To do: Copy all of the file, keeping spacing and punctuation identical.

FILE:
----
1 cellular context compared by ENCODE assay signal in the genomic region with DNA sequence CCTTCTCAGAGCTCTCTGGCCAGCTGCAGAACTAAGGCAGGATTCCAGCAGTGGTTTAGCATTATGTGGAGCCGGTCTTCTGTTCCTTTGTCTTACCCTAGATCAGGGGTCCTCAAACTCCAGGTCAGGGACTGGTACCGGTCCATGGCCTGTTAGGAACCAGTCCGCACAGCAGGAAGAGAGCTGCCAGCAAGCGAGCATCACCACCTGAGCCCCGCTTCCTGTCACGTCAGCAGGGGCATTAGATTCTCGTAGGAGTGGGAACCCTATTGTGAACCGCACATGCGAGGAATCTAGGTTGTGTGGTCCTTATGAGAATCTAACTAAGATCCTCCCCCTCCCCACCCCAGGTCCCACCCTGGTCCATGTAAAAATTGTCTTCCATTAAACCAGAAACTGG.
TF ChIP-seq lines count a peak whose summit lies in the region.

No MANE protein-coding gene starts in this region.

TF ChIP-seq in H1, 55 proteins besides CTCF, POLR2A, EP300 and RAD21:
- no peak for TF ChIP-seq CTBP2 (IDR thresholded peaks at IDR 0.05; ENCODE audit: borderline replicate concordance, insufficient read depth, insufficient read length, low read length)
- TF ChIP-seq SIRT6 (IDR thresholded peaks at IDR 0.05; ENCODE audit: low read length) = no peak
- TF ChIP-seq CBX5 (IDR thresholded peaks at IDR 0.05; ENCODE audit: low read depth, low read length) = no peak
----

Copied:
1 cellular context compared by ENCODE assay signal in the genomic region with DNA sequence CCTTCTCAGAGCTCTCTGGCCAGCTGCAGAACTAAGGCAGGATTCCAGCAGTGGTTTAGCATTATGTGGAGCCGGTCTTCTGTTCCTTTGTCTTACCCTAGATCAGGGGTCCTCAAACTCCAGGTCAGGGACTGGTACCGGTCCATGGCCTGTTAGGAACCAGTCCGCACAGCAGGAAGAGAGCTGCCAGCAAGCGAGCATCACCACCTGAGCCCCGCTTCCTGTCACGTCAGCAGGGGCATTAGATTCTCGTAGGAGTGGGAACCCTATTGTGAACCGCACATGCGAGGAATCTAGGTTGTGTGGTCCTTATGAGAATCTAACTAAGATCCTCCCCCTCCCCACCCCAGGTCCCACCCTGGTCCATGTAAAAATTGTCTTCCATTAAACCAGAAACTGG.
TF ChIP-seq lines count a peak whose summit lies in the region.

No MANE protein-coding gene starts in this region.

TF ChIP-seq in H1, 55 proteins besides CTCF, POLR2A, EP300 and RAD21:
- no peak for TF ChIP-seq CTBP2 (IDR thresholded peaks at IDR 0.05; ENCODE audit: borderline replicate concordance, insufficient read depth, insufficient read length, low read length)
- TF ChIP-seq SIRT6 (IDR thresholded peaks at IDR 0.05; ENCODE audit: low read length) = no peak
- TF ChIP-seq CBX5 (IDR thresholded peaks at IDR 0.05; ENCODE audit: low read depth, low read length) = no peak